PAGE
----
The leaders of the three parties that form Greece?s coalition government face on Thursday the unhappy task of approving 11.5 billion euros in spending cuts over the next two years in the hope that this will help convince the country?s lenders to release further bailout funding for Athens.
Prime Minister Antonis Samaras is due to meet PASOK chief Evangelos Venizelos and Democratic Left leader Fotis Kouvelis to approve the savings, which have been drawn up by Finance Minister Yannis Stournaras after intensive discussions with his cabinet colleagues.
It is expected that apart from cuts in spending in various government departments, the measures will also include considerable reductions to state pensions, which will be one of the most politically sensitive issues for the coalition to handle, given that the three parties had committed in their election campaigns to avoiding ?horizontal? cuts. It is estimated that about 5 billion euros in savings will come from areas that fall under the Labor Ministry?s auspices, such as pensions.
Sources said that an extra 300 million would be cut from the healthcare budget to help meet the target being demanded by the European Commission, the European Central Bank and the International Monetary Fund. However, Health Minister Andreas Lykourentzos denied that spending on health would be limited to 1,500 euros per patient.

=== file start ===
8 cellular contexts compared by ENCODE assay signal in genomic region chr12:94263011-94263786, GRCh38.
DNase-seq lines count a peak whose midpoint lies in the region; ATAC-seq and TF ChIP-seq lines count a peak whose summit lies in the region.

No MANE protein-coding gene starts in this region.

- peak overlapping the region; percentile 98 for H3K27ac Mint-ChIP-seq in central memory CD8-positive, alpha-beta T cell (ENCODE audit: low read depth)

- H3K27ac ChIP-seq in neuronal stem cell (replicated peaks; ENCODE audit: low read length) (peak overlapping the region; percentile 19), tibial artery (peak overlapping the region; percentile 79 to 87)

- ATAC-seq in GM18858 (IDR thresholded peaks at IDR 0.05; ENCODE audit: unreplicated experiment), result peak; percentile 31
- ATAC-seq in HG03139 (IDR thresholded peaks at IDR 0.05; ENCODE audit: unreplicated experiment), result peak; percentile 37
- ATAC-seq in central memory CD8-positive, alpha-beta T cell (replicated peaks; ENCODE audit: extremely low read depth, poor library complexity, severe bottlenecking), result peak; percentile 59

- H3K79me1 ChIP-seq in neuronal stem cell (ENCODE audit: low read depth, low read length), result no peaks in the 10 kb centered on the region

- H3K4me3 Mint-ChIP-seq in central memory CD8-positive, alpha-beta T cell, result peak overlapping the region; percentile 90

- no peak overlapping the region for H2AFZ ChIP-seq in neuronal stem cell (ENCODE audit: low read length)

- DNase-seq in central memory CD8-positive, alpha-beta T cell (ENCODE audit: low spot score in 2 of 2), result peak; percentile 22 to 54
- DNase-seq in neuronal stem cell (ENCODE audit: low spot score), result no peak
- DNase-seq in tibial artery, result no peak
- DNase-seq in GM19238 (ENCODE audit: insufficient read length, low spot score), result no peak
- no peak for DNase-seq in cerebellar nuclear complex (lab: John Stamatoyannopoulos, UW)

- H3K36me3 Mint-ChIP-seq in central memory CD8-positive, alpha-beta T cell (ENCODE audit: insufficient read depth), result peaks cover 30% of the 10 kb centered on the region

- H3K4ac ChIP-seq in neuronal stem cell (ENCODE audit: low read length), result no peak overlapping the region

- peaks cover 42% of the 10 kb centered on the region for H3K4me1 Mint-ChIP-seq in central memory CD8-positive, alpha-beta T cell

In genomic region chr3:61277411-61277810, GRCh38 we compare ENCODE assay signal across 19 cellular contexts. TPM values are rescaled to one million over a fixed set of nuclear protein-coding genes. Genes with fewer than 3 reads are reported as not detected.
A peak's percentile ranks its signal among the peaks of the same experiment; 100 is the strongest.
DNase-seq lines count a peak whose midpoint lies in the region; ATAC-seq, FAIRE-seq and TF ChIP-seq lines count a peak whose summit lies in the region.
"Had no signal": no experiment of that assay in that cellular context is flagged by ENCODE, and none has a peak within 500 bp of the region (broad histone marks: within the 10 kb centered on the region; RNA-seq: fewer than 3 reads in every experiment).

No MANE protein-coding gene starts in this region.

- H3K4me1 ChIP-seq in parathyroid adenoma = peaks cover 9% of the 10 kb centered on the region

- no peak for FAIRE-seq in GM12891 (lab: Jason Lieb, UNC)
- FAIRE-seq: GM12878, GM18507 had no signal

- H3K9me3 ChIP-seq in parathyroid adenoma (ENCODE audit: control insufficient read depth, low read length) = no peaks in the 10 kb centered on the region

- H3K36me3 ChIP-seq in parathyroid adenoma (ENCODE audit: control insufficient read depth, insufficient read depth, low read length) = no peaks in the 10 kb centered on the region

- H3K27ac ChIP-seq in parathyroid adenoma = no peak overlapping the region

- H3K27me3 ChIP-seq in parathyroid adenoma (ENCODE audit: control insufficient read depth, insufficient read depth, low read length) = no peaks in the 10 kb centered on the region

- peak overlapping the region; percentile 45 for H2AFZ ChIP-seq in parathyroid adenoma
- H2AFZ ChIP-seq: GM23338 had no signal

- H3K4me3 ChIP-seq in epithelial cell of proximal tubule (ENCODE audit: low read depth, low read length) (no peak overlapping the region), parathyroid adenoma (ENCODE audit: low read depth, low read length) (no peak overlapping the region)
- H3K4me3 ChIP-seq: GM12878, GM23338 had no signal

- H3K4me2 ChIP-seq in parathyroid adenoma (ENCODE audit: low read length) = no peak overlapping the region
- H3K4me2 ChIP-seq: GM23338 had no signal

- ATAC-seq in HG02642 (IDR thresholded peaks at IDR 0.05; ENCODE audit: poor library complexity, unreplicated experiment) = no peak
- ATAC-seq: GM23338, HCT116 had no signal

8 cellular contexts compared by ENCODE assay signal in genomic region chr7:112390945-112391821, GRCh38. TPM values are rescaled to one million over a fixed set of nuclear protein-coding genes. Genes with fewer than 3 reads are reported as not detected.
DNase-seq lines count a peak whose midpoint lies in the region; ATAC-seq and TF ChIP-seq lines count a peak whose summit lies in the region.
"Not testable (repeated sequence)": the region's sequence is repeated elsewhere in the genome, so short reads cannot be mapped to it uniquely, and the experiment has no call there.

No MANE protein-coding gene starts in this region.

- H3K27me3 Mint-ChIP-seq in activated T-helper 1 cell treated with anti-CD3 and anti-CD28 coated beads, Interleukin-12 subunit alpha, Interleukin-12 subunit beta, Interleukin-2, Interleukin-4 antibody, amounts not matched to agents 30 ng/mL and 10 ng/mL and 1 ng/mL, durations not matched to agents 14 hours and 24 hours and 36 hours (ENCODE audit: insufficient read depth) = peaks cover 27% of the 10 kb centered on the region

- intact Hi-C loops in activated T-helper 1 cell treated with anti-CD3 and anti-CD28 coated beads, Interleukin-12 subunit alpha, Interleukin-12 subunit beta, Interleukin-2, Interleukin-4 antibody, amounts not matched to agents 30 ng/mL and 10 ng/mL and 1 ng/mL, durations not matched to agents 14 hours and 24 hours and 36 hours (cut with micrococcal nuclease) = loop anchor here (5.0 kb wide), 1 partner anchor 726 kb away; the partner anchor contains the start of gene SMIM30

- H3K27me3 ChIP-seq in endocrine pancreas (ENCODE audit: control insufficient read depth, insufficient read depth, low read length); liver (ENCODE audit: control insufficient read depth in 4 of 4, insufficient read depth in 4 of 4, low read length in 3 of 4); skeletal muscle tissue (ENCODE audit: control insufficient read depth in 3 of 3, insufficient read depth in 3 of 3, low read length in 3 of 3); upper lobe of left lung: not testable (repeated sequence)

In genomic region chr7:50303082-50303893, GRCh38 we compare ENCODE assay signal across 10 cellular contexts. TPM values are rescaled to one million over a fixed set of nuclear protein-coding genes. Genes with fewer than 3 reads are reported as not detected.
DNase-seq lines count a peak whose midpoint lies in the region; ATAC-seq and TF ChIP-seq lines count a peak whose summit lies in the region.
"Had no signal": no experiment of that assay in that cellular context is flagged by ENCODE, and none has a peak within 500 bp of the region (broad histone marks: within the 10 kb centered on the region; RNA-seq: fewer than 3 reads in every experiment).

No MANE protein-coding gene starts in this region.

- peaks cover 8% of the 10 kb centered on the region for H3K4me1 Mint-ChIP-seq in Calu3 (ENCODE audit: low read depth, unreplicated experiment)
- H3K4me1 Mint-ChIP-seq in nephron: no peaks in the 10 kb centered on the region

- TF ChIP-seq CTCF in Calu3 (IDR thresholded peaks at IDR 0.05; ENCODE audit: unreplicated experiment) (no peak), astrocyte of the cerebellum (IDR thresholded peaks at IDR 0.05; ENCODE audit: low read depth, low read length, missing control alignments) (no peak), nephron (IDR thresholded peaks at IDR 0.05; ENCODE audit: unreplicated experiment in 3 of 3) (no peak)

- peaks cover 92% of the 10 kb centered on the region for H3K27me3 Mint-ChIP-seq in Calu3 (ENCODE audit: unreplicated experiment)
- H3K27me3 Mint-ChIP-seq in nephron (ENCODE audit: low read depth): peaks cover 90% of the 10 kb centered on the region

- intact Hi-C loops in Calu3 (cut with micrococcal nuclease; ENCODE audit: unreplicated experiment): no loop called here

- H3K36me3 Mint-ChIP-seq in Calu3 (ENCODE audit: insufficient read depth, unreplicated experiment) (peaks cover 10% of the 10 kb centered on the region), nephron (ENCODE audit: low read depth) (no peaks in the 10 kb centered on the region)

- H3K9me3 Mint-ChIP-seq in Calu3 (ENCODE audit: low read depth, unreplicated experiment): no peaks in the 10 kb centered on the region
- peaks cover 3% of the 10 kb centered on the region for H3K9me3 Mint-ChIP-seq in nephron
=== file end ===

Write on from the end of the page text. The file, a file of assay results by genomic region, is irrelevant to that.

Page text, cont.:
The government will also stress the importance of the privatization program in its talks with the troika. On Wednesday, former Public Power Corporation chief Takis Athanasopoulos was appointed the head of Greece?s privatization fund, TAIPED. This move, as well as the announcement of the closure of 21 public organizations, will be put forward by the coalition as evidence that Athens is taking the bailout terms seriously. ?We have to ensure that the troika delivers a favorable review,? one of Samaras?s aides told Kathimerini. ?There is no room for games.?
Stournaras is due to meet the heads of the EC, ECB and IMF team in Greece on Thursday afternoon. Samaras has a meeting with them on Friday.
First, the prime minister will hold talks with European Commission President Jose Manuel Barroso, who flew to Athens on Wednesday night. The government is hoping that Barroso?s visit will help show that Europe is standing by Greece through its difficulties. His visit is the first by any head of the three bodies that make up the troika since the bailout was agreed in May 2010.